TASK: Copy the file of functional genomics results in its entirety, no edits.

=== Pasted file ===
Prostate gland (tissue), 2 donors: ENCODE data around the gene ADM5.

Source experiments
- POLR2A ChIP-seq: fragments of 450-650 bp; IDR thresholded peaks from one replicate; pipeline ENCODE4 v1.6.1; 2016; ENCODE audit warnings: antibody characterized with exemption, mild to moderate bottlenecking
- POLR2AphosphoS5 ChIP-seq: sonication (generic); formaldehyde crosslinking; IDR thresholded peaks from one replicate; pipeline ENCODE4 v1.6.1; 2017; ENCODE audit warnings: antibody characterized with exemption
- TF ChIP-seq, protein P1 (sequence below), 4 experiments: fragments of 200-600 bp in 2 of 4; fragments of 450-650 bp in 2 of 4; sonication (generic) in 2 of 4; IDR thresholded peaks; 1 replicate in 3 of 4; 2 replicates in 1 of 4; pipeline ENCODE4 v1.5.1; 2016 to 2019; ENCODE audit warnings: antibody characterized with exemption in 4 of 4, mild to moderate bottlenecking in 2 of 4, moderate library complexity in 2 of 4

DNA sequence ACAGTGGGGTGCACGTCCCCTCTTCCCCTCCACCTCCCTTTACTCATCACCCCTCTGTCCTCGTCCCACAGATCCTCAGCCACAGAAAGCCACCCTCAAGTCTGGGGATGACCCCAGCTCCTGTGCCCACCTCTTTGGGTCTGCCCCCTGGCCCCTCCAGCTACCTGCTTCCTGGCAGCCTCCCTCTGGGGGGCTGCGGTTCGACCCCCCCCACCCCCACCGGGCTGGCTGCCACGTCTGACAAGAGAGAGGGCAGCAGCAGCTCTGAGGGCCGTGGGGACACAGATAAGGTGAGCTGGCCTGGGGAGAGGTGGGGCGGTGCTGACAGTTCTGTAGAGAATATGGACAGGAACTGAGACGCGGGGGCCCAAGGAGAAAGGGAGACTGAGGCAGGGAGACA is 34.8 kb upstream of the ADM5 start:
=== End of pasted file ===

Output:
Prostate gland (tissue), 2 donors: ENCODE data around the gene ADM5.

Source experiments
- POLR2A ChIP-seq: fragments of 450-650 bp; IDR thresholded peaks from one replicate; pipeline ENCODE4 v1.6.1; 2016; ENCODE audit warnings: antibody characterized with exemption, mild to moderate bottlenecking
- POLR2AphosphoS5 ChIP-seq: sonication (generic); formaldehyde crosslinking; IDR thresholded peaks from one replicate; pipeline ENCODE4 v1.6.1; 2017; ENCODE audit warnings: antibody characterized with exemption
- TF ChIP-seq, protein P1 (sequence below), 4 experiments: fragments of 200-600 bp in 2 of 4; fragments of 450-650 bp in 2 of 4; sonication (generic) in 2 of 4; IDR thresholded peaks; 1 replicate in 3 of 4; 2 replicates in 1 of 4; pipeline ENCODE4 v1.5.1; 2016 to 2019; ENCODE audit warnings: antibody characterized with exemption in 4 of 4, mild to moderate bottlenecking in 2 of 4, moderate library complexity in 2 of 4

DNA sequence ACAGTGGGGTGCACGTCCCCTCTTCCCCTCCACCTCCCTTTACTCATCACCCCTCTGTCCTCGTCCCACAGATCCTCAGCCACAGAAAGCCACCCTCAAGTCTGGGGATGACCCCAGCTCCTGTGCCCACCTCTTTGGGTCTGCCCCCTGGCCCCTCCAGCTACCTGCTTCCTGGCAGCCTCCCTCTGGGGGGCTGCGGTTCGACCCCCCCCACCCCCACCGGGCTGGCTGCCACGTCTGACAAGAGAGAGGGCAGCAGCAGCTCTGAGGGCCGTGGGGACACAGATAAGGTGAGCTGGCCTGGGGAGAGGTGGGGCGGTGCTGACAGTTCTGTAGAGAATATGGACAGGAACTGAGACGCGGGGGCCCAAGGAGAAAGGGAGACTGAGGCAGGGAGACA is 34.8 kb upstream of the ADM5 start: